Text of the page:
Dane Ortlund has posted a review of N. T. Wright’s recent book The Day the Revolution Began: Reconsidering the Meaning of Jesus’s Crucifixion. This is as hard-hitting a review as I have ever read. Among other things, Ortlund writes:

I can’t review this book by trotting out a bunch of virtues and then saying one or two things that could have been stronger and concluding that it’s a nice book that everyone should read. The problems with this book, unlike the majority of Wright’s other books, so outweigh the good things that the net effect of reading it is spiritually dangerous. Many college students will read this book for their understanding of the crucifixion. I wish they wouldn’t…

I’ve been strongly critical of this book because Wright is otherwise one of our (our) strongest authors and because there is so much that is helpful in his corpus that it is frustrating to have such a weak book at this stage in his career. And it is sad that many younger people may read this as their first substantive book on the meaning of Christ’s death.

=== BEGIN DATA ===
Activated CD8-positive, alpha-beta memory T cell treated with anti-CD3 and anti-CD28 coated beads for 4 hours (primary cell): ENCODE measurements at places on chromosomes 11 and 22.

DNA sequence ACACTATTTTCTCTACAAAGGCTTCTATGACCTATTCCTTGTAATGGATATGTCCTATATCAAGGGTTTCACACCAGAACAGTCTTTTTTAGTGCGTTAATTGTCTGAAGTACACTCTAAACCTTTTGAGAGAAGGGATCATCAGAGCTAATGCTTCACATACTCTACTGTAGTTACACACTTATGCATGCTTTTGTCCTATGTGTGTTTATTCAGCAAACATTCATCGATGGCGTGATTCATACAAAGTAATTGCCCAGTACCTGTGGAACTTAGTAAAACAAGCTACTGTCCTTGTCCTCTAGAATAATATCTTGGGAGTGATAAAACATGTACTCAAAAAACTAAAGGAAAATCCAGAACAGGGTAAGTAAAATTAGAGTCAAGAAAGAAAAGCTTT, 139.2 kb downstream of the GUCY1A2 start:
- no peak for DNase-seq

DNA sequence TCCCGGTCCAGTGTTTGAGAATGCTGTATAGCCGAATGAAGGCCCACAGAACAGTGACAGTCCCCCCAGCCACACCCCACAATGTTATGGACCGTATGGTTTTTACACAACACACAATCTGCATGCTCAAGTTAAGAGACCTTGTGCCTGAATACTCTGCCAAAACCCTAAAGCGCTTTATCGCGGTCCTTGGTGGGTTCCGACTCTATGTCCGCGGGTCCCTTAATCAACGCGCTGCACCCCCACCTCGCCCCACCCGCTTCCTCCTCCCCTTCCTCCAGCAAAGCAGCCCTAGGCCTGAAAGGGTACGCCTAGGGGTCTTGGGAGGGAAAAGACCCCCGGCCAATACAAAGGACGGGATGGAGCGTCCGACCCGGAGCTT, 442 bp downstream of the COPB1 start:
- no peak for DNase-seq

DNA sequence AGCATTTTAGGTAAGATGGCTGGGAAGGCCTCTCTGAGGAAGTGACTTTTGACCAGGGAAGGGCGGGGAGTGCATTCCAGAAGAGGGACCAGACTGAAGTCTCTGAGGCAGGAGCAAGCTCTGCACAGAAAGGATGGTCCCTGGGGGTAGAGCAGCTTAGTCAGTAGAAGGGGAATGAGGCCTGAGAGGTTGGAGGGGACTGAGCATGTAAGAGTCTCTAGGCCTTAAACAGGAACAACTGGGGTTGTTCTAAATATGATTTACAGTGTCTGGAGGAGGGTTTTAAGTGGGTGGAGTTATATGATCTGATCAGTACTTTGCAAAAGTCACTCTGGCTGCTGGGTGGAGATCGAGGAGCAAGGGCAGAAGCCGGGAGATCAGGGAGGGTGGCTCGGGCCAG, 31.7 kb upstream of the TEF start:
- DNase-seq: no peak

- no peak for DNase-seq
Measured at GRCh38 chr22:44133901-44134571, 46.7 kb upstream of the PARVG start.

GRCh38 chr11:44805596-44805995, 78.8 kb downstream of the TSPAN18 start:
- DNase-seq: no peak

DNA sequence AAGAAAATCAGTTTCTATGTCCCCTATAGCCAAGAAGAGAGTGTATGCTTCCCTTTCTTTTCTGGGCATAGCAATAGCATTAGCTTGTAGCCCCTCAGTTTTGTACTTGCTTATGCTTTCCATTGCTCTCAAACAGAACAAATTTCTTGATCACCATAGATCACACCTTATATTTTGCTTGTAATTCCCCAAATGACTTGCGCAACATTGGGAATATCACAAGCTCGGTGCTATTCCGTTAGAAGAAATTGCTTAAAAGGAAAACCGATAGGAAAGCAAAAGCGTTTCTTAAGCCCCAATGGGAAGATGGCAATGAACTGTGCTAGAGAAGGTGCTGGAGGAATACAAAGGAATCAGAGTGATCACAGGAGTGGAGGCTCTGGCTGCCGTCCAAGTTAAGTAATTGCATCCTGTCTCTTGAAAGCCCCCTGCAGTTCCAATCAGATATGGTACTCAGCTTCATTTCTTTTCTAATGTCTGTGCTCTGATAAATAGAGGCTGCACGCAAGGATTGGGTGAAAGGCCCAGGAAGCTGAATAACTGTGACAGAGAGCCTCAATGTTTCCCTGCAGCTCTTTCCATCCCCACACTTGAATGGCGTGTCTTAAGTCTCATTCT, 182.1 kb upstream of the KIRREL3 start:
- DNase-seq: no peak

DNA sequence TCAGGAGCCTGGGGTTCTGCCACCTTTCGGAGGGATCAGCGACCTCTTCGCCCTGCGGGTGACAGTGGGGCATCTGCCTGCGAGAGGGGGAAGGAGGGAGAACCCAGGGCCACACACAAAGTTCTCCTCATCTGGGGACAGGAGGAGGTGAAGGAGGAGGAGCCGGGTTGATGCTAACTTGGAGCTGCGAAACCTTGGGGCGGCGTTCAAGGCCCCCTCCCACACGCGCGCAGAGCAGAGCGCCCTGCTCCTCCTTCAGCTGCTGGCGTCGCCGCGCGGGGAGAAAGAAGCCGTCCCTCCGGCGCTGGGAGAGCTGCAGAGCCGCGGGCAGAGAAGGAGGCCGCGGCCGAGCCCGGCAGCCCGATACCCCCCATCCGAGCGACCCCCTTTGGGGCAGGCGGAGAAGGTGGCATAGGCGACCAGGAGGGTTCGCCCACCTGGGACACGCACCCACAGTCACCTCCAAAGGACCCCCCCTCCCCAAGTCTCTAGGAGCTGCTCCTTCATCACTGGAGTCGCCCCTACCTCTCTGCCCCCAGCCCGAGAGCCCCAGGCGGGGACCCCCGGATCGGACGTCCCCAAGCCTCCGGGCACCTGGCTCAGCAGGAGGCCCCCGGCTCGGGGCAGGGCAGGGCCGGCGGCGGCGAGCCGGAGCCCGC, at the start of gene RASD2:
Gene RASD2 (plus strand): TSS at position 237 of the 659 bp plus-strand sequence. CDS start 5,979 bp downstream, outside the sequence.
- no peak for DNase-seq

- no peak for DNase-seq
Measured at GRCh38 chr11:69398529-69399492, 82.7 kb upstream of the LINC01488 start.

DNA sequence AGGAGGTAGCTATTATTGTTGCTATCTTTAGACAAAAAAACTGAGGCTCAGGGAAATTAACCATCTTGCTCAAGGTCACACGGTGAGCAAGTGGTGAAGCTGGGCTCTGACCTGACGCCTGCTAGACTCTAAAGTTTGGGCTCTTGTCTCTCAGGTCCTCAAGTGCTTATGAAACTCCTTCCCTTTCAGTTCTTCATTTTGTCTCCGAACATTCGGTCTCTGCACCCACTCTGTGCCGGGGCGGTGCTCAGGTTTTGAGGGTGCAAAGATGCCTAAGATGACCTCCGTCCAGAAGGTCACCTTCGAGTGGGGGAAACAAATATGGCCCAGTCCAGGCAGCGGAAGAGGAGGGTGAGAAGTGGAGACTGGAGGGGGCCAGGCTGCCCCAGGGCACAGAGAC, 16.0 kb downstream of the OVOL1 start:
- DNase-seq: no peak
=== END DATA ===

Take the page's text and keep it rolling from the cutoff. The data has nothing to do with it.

At the end of the day here’s the question to ask of a book that claims to be a popular level book on Christ’s crucifixion. A street-level test for someone trying to track with Wright in this book would be: If your college-aged son or daughter came to you in abject distress at their idolatry or sinfulness or addictive behavior or enslavement to the world’s priorities, and sought your counsel, what comfort would you have for them according to this book? Beneath all the clever cuteness about how all reformed evangelicals have been asking the wrong questions, after all the ornate assembling of the Bible’s storyline, what is the actual comfort of Christianity for your beloved child? What can you give them? What can you say? This book does not give you much to latch onto. And that is a problem, a problem of a fundamental and not peripheral nature, especially for a book pitched at a general Christian population.

Read the rest here.

A Plan to Read through the Bible in 2017

In years past, my customary mode for reading through the Bible every year involved starting in Genesis and reading right through to Revelation. I estimated that about four chapters per day would get me through in under a year’s time. The method worked reasonably well, but it wasn’t without its problems. Sometimes I would miss a day (or days) and get behind, and I had no way to keep up with my progress. I needed a schedule so that I could keep myself accountable for finishing in a year.